Parents in Florence, Darlington, Columbia, Midlands and Pee Dee need to talk with their children about pedestrian safety and tell kids that if they are crossing the road or walking somewhere, the kids must be 100 percent focused on walking safely. Kids shouldn’t be using smart phones or electronic devices while they are walking. A personal injury lawyer knows that even having a conversation with a friend or listening to head phones can exacerbate the risk of a child getting hurt in a pedestrian collision.
While it is important for every pedestrian to pay careful attention to what is going on around him, this may be even more essential for children. This is because a recent study shows that children 10 and under frequently suffer from perceptual blindness.
Perceptual Blindness Puts Children at Risk of Pedestrian Crashes
Around 25 percent of children who are killed in motor vehicle accidents lose their lives in pedestrian crashes. Some children lose their lives because they don’t see cars coming toward them, while others are killed due to the negligence of the driver.
Perceptual blindness makes younger kids less likely to see cars in time to get out of the way. Perceptual blindness refers to the fact that you don’t recognize what is going on around you if you have your attention focused on something else.
The Wall Street Journal reported recently on a study showing younger children don’t have the same ability to recognize an unexpected object as adults do. The study was conducted in Germany and 480 school children were included. The kids involved in the study were boys and girls between the ages of eight and 15.
A 30-second video of basketball players was shown to the children. The kids were told that their goal was to watch the players who were wearing white jerseys and to count the number of times that those players had passed.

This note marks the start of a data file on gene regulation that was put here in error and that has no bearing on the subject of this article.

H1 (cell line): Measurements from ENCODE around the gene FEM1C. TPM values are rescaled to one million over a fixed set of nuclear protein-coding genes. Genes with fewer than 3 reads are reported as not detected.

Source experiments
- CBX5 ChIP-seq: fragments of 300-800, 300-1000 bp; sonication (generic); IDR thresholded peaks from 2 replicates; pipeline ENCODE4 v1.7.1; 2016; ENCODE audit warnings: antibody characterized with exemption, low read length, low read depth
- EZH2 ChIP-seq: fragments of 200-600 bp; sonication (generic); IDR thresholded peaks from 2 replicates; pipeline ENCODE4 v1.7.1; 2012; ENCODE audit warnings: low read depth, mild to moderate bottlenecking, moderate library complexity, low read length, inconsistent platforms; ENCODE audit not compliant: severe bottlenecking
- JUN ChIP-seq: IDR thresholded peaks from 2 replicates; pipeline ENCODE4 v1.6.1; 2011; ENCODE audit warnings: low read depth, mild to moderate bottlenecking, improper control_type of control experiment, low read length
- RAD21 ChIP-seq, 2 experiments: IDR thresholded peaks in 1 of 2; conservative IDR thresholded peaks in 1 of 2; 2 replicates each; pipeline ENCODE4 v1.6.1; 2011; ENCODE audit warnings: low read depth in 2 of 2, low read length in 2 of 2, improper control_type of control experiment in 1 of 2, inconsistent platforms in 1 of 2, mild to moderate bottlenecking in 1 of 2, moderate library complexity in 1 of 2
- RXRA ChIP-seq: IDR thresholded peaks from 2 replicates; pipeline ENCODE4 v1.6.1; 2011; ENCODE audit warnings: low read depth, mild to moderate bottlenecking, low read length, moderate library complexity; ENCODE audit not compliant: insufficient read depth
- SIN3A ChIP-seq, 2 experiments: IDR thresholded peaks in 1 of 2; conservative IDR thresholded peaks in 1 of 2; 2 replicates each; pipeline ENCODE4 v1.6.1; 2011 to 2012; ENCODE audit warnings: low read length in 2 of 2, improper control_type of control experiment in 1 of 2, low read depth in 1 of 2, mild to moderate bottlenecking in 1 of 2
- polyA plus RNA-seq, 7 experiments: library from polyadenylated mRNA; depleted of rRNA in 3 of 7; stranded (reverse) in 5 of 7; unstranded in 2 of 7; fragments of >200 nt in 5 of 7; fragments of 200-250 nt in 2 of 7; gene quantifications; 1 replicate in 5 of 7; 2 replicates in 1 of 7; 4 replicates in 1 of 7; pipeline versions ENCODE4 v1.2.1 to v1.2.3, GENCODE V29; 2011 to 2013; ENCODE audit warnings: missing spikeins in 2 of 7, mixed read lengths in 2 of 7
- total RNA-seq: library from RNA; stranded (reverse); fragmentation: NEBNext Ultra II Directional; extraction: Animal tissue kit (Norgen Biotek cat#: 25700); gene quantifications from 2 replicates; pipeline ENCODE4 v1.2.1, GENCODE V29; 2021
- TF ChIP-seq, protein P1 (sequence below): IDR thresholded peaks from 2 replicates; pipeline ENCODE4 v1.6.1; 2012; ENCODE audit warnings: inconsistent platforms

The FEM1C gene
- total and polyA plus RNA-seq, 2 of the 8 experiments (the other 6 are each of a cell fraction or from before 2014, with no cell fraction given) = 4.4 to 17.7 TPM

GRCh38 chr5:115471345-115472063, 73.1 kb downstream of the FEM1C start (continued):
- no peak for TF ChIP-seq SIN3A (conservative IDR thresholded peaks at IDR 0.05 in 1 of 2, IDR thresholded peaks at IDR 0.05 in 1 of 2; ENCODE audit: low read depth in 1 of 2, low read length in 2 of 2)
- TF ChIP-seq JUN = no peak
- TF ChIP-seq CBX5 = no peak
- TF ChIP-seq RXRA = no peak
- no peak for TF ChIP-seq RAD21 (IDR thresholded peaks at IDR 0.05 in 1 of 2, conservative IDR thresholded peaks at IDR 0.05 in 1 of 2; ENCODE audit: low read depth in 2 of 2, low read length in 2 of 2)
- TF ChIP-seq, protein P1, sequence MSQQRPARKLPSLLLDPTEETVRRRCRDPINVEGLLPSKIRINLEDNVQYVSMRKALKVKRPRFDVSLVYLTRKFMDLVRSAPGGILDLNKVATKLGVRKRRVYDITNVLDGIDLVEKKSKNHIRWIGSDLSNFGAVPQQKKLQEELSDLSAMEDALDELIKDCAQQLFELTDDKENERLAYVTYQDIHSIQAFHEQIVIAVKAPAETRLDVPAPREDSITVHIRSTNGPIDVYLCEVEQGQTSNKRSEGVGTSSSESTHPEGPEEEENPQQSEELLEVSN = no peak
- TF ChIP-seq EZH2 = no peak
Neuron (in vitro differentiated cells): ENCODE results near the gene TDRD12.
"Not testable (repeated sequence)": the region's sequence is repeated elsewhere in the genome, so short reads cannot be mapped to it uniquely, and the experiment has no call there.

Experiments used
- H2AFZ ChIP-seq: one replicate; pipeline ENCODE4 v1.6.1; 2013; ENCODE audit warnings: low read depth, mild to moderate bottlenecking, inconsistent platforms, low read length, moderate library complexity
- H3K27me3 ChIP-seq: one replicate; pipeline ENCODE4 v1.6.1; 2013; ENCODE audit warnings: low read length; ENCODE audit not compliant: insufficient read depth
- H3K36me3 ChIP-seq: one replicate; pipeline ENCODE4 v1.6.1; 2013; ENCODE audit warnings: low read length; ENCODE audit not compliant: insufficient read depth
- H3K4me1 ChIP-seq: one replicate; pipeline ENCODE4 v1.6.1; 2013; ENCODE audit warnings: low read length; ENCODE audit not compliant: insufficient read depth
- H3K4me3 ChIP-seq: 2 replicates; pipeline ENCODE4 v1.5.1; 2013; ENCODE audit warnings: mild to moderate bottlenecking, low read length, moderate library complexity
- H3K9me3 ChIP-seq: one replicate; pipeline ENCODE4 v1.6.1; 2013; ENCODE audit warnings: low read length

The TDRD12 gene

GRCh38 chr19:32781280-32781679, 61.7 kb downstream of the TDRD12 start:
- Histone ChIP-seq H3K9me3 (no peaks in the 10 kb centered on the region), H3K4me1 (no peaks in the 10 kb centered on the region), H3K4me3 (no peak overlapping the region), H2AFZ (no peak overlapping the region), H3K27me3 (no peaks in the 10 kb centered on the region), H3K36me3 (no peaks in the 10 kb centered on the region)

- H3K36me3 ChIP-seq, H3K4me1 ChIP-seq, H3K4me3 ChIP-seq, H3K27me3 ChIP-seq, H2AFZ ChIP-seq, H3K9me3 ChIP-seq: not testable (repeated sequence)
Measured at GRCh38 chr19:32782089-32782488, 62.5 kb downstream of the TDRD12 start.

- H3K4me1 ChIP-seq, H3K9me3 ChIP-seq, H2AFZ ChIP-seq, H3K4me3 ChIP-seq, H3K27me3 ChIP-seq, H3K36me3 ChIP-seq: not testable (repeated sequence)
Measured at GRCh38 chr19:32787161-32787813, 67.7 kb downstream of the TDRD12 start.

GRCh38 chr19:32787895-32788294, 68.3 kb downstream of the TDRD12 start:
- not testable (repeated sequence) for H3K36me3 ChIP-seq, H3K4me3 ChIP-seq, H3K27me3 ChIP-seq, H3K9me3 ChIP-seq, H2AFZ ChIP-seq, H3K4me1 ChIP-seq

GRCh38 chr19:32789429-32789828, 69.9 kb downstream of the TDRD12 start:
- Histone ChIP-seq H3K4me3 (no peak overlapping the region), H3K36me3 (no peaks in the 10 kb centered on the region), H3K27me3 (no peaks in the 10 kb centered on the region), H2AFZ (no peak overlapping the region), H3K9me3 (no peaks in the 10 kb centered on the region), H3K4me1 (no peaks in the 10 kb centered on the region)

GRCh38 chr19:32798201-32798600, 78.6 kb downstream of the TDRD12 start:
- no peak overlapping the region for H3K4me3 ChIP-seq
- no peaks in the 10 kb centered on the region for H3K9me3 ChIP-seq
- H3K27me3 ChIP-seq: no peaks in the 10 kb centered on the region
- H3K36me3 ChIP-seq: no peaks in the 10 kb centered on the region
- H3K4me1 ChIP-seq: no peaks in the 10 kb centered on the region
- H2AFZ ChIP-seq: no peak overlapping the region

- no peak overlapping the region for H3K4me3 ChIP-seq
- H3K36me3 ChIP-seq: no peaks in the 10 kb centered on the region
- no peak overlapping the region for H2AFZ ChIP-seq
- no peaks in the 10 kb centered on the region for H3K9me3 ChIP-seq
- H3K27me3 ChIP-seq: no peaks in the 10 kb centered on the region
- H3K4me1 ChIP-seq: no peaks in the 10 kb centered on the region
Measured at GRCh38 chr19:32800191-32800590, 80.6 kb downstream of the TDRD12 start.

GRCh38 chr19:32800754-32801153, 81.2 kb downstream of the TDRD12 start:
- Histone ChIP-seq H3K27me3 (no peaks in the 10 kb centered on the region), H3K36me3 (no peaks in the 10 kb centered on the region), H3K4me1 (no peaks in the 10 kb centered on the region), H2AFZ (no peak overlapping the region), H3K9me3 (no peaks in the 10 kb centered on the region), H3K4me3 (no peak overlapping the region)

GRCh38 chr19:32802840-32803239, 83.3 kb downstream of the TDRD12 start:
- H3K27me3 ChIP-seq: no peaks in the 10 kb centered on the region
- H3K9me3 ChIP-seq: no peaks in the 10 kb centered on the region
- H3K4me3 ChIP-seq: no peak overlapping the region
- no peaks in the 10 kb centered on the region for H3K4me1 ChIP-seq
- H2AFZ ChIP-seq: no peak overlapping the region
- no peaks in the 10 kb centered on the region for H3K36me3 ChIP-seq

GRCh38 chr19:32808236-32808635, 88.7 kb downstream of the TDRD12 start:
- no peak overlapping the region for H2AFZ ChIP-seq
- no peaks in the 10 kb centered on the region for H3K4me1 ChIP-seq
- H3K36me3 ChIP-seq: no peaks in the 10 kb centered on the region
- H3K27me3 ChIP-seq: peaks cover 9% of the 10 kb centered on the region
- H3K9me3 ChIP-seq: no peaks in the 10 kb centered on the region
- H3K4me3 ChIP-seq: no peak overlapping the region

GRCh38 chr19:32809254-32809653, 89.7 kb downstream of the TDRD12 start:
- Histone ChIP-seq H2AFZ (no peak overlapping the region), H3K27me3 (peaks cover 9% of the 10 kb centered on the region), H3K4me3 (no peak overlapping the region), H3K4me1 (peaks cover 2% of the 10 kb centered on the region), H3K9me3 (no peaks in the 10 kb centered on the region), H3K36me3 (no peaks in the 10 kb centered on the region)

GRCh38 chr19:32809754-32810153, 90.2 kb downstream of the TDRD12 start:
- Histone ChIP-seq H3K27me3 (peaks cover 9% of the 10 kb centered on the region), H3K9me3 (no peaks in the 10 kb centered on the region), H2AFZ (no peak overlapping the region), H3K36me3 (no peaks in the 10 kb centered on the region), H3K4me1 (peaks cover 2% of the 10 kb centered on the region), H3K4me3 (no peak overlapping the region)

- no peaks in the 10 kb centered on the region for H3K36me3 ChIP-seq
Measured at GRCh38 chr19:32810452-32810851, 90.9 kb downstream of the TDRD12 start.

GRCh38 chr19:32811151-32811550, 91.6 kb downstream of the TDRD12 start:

While the children were looking at the third video, a man dressed in a gorilla suit came on to the basketball court. The gorilla walked directly across the court and then went out an area where there was no camera pointing. The gorilla was visible in the video the kids were watching for a full nine seconds.
At the end of the experiment, the children were asked if they had observed anything unusual in the video. Less than half (only 43 percent) said they saw the gorilla. Kids who were older were more likely to see it. A total of 32 percent of 10-year-olds indicated they had seen the gorilla. This was higher than the 15 percent of eight-year-olds, and the 31 percent of nine-year-olds.
By the time a child reaches the age of 11, this perceptual blindness phenomenon seems to resolve itself and children are just as capable as adults at being able to identify things going on around them even if their focus is elsewhere. Still, for younger children especially, perceptual blindness can make them more likely to get hurt. Parents need to talk to their kid about staying focused and about road safety while drivers should also think carefully about whether they are obeying the rules and protecting children.
Contact Columbia injury lawyers at Matthews & Megna LLC by calling 1-803-799-1700 or visit www.matthewsandmegna.com. Serving the entire Florence, Darlington, Columbia, Midlands and Pee Dee, SC area.